By Shankar Vedantam
Washington Post Staff Writer
Monday, July 3, 2006; A02
When Warren Buffett announced last week that he will be giving away more than $30 billion to improve health, nutrition and education, people all over America reflected on his remarkable generosity, pondered all the noble things the gift would achieve and asked themselves what they would do if someone were to give them that kind of dough.
Halt that daydream: Turns out the Oracle of Omaha is a wizard at more than investing. When it comes to money, giving may buy a lot more happiness than getting.
Buffett may have been thinking of his soul -- "There is more than one way to get to heaven, but this is a great way," he said as he announced the largest gift in the history of the planet -- but he may also have been keeping up with the latest psychological research.
A wealth of data in recent decades has shown that once personal wealth exceeds about $12,000 a year, more money produces virtually no increase in life satisfaction. From 1958 to 1987, for example, income in Japan grew fivefold, but researchers could find no corresponding increase in happiness.
In part, said Richard Layard of the London School of Economics, who has studied the phenomenon closely, people feel wealthy by comparing themselves with others. When incomes rise across a nation, people's relative status does not change.
But surely a Buffett-size gift -- he wants to give away $4 million a day -- would make most people euphoric, right?
Temporarily, that is true, Layard said in an interview. However, social comparisons are not the only factor at play. Another big psychological factor is habituation: Dramatically changing one's wealth does create happiness, but it will last only until people get used to their newfound status, which can be a matter of months or a couple of years at most.
When people win lotteries, for example, Layard said, "initially there is a big increase in happiness, but then it reverts to its original level. So why do people want to win lotteries? . . . They have a rather short-term focus, and they don't seem to grasp long-term ways their own feelings work."
The journal Science reported last week yet more evidence and another theory about why wealth does not make people happy: "The belief that high income is associated with good mood is widespread but mostly illusory," one of its studies concluded. "People with above-average income . . . are barely happier than others in moment-to-moment experience, tend to be more tense, and do not spend more time in particularly enjoyable activities."
Wait, there's more.
"The effect of income on life satisfaction seems to be transient," the researchers added. "We argue that people exaggerate the contribution of income to happiness because they focus, in part, on conventional achievements when evaluating their lives and the lives of others."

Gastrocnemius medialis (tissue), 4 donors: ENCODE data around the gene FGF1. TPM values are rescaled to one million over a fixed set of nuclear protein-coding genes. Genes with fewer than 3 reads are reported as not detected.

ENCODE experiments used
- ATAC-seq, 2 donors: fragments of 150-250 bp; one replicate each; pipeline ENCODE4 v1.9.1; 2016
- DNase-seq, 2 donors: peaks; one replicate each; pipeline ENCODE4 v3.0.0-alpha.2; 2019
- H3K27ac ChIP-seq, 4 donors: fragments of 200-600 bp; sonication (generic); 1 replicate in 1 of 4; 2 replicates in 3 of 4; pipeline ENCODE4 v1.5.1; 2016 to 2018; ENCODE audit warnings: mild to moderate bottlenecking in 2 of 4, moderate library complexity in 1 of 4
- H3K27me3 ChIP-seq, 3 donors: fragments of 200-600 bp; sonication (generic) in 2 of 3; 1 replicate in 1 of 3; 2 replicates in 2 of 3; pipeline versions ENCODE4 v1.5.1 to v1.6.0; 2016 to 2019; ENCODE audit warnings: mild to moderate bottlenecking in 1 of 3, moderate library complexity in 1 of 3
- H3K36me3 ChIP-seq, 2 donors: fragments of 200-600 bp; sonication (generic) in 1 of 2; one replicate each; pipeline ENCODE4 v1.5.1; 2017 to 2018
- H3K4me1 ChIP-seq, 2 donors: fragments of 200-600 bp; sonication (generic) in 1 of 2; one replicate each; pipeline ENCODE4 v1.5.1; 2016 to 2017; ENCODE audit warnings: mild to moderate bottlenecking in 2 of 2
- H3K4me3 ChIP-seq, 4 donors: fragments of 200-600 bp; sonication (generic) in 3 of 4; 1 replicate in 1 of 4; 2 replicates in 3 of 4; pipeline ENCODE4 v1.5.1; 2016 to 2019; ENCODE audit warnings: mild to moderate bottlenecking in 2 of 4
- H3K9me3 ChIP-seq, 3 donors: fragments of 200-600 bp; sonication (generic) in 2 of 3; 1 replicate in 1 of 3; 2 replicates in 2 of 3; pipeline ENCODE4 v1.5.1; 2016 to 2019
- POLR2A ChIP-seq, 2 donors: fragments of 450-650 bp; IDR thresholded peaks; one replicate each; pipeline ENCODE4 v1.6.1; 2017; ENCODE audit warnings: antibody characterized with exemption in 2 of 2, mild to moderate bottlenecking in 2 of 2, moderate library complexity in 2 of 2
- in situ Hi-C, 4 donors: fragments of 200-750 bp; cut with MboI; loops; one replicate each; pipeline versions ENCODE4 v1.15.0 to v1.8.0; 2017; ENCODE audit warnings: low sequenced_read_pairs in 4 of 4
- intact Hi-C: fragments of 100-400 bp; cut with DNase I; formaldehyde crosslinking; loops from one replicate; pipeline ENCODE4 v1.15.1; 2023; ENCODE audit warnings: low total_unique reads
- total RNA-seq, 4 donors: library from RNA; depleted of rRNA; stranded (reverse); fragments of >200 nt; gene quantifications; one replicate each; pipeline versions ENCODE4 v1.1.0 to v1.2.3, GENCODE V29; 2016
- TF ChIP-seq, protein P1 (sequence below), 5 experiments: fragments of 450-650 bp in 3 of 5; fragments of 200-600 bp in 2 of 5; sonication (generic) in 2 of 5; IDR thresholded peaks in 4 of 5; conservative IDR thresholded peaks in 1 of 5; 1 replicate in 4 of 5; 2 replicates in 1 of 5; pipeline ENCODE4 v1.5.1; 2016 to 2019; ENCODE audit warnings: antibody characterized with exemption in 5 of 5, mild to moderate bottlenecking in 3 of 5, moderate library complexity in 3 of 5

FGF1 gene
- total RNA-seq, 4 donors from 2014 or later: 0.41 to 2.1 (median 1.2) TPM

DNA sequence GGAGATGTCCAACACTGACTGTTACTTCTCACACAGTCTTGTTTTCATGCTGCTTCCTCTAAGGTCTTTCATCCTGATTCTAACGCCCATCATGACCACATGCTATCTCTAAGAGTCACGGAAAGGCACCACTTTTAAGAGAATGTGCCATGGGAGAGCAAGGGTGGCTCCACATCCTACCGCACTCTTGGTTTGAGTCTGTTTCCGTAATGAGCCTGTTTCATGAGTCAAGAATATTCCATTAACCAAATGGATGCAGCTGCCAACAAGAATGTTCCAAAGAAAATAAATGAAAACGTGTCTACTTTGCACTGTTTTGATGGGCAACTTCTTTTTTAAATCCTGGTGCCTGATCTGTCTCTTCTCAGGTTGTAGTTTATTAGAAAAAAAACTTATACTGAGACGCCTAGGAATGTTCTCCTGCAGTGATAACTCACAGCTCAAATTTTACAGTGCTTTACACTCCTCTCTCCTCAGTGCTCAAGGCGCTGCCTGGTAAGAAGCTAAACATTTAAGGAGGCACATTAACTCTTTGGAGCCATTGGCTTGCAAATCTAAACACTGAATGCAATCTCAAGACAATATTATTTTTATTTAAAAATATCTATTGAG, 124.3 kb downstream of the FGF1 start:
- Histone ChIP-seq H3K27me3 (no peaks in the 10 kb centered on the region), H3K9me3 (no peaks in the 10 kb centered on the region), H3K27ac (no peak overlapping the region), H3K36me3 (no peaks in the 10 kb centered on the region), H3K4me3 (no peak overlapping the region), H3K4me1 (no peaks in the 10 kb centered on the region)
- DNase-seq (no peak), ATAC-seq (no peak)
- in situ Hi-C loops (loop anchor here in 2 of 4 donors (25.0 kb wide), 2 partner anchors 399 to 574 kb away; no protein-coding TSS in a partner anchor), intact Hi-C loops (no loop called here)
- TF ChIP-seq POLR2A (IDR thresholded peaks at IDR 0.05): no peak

Wow. Let's pause a moment to let all priests, nuns and anarchists take a bow and say, "I told you so!"
"People grossly exaggerate the impact that higher incomes would have on their subjective well-being," said Alan Krueger, a professor of economics and public affairs at Princeton University and an author of the study.
The problem is that once people get past the level of poverty, money does not play a significant role in day-to-day happiness, Krueger said. It certainly can buy things, but things do not usually address most of the troubles people experience in daily life -- concerns about their children, problems in intimate relationships and stressful aspects of their jobs.
When people daydream about winning big, Krueger said, "they focus on all the things they would buy, without recognizing that does not contribute all that much to their well-being."
In fact, the study noted, data from the Department of Labor show that the more money people have, the less likely they are to spend time doing certain kinds of enjoyable things that make them happy. High-income individuals are often focused on goals, which can bring satisfaction. But working toward achievements is different from experiencing things that are enjoyable in themselves , such as close relationships and relaxing leisure activities.
"If you want to know why I think poor people are not that miserable, it is because they are able to enjoy things that Bill Gates has not been able to enjoy, given his schedule at Microsoft," Krueger surmised.
Various studies have shown that people are enormously reluctant to accept a pay cut, even if that would give them more freedom, less supervision or a shorter commute -- all things that are tangibly associated with moment-to-moment happiness. The emphasis on salary is identical to the lottery ticket winner's mistake in thinking that money changes everything.
"One of the mistakes people make is they focus on the salary and not the non-salary aspects of work," Krueger said. "People do not put enough weight on the quality of work. That is why work looks like, for most people, the worst moments of the day."